## Saturday, December 22, 2012

Many problems in algebra are in the form of words. In order to solve them, we must know how to translate the words into an equation. The key steps in solving a problem are analyzing the problem, forming the equation, solving the equation and checking the result.

Words and phrases can represent different mathematical operations. It's important to be able to translate words and phrases into equations when solving word problems. Here are some common words and phrases and their associated mathematical operation.
• minus, decreased, less than, reduced by: subtraction
• twice, product, multiplied by, times, of: multiplication
• quotient, divided by, ratio, into: division
It's best to try and write the equation as you are reading the problem. Here are some examples and steps to their solutions.

John and Steve have been collecting baseball cards since 2003. They now have accumulated a total of 40,000 cards. If John has 7,500 more cards than Steve, how many cards do each of them have?
First, assign a variable for the number of cards that either John or Steve has.

Let x = number of cards that Steve has. Since John has 7,500 more cards than Steve, he has 7,500 + x cards. Therefore, the number of cards that Steve has + Number of cards that John has = total number of cards. The equation that must be solved then is x + 7,500 + x = 40,000.

Here's another example which can be applied to real life. Suppose you wish to decide between two long distance phone plans. The first plan is \$0.20 for the first minute, \$0.07 for each additional minute. The second plan is \$0.15 for the first minute and \$0.10 for each additional minute. How many minutes must you talk for the first plan to be cheaper than the second plan?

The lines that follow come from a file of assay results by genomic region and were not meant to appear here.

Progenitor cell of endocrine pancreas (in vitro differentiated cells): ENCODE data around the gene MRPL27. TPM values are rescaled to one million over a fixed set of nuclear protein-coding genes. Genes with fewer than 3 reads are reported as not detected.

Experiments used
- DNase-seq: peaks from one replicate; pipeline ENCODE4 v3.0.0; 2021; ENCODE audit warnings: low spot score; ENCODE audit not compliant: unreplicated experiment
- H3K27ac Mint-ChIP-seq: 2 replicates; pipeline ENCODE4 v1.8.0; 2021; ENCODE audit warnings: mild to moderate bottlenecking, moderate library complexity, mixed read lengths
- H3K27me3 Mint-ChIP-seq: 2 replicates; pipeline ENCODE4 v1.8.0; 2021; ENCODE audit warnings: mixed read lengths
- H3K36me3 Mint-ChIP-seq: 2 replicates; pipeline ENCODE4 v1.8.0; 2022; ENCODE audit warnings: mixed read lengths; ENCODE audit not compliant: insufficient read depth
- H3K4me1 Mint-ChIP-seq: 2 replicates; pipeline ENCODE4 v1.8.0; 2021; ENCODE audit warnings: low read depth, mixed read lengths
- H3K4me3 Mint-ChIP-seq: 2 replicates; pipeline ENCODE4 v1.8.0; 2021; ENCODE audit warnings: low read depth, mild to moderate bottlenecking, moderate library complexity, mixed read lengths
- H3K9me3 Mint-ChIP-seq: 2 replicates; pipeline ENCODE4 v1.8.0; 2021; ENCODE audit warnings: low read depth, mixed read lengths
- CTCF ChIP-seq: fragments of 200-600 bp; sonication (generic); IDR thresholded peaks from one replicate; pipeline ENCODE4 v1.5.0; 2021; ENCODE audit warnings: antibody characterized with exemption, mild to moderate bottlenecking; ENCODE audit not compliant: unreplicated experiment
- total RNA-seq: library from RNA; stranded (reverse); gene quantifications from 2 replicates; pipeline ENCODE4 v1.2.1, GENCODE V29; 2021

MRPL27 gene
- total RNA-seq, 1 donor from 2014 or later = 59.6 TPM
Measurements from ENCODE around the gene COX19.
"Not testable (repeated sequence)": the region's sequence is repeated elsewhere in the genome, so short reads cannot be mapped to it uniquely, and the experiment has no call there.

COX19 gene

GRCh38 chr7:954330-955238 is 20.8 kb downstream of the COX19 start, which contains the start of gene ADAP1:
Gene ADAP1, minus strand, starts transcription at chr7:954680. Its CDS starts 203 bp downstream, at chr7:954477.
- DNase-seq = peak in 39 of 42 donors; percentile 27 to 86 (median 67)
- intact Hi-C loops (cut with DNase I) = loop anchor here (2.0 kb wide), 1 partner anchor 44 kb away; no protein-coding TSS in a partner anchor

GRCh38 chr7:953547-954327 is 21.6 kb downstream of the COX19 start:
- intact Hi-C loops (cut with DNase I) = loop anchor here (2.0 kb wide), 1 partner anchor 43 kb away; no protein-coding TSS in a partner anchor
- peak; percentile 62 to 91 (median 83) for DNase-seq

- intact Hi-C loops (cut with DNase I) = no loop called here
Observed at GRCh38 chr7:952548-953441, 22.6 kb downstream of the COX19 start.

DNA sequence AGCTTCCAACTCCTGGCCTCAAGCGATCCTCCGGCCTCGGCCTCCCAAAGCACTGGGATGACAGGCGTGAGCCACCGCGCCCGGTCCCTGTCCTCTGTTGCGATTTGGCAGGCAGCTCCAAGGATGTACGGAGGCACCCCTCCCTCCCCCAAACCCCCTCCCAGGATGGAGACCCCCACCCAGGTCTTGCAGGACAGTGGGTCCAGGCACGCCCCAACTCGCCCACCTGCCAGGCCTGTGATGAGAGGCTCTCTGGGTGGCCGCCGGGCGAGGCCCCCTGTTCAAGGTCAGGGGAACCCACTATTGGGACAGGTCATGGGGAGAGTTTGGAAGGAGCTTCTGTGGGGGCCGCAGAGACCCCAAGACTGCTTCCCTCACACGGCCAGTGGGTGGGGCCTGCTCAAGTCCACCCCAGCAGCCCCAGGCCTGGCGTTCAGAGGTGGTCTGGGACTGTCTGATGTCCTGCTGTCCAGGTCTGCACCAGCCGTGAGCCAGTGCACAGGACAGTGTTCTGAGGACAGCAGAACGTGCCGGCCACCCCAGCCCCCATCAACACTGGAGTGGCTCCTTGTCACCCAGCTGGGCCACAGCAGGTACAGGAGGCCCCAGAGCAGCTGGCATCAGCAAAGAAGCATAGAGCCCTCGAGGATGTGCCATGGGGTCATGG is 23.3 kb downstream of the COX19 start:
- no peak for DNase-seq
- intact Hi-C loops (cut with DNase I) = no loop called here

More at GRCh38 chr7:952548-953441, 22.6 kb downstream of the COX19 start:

For the first plan, let m = total minutes. Therefore, the cost for first minute plus cost for each additional minute is 0.20 + 0.07(m - 1).

For the second plan, the cost for first minute plus cost for each additional minute is 0.15 + 0.10(m - 1). We set equations equal to each other and solve for m to see how many minutes will the cost be equal.

Suppose a school wants to have an enclosed rectangular playground and has enough money in the budget to afford 550 feet of fencing. If the length is to be 125 feet longer than the width, what are the dimensions of the fence that encloses the playground?

Let W = width of the fence. The length is W + 125, therefore 2 times the length + 2 times the width = 550. The equation we must solve is 2(W + 125) + 2W = 550. Once we get a value for W, substitute back into the equation to solve for the length.

The important thing to remember is to analyze the problem, assign variable, set up equations which make sense in the context of the problem and check solutions. Be sure to try and write the equation as you are reading the problem.